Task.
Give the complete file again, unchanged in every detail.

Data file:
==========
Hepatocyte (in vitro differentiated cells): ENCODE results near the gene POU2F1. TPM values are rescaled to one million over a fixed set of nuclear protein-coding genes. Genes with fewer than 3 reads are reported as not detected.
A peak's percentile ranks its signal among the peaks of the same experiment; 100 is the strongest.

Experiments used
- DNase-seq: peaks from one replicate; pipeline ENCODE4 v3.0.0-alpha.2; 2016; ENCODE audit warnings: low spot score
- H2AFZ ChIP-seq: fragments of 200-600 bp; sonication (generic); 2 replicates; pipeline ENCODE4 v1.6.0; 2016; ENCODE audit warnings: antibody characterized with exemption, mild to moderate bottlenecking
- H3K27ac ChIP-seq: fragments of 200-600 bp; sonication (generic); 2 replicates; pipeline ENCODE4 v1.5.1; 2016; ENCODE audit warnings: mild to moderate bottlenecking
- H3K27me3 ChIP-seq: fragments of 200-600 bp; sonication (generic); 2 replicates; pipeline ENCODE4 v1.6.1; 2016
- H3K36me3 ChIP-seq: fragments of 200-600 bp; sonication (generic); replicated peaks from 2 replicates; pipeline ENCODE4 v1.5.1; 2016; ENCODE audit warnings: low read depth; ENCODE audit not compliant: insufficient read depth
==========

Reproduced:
Hepatocyte (in vitro differentiated cells): ENCODE results near the gene POU2F1. TPM values are rescaled to one million over a fixed set of nuclear protein-coding genes. Genes with fewer than 3 reads are reported as not detected.
A peak's percentile ranks its signal among the peaks of the same experiment; 100 is the strongest.

Experiments used
- DNase-seq: peaks from one replicate; pipeline ENCODE4 v3.0.0-alpha.2; 2016; ENCODE audit warnings: low spot score
- H2AFZ ChIP-seq: fragments of 200-600 bp; sonication (generic); 2 replicates; pipeline ENCODE4 v1.6.0; 2016; ENCODE audit warnings: antibody characterized with exemption, mild to moderate bottlenecking
- H3K27ac ChIP-seq: fragments of 200-600 bp; sonication (generic); 2 replicates; pipeline ENCODE4 v1.5.1; 2016; ENCODE audit warnings: mild to moderate bottlenecking
- H3K27me3 ChIP-seq: fragments of 200-600 bp; sonication (generic); 2 replicates; pipeline ENCODE4 v1.6.1; 2016
- H3K36me3 ChIP-seq: fragments of 200-600 bp; sonication (generic); replicated peaks from 2 replicates; pipeline ENCODE4 v1.5.1; 2016; ENCODE audit warnings: low read depth; ENCODE audit not compliant: insufficient read depth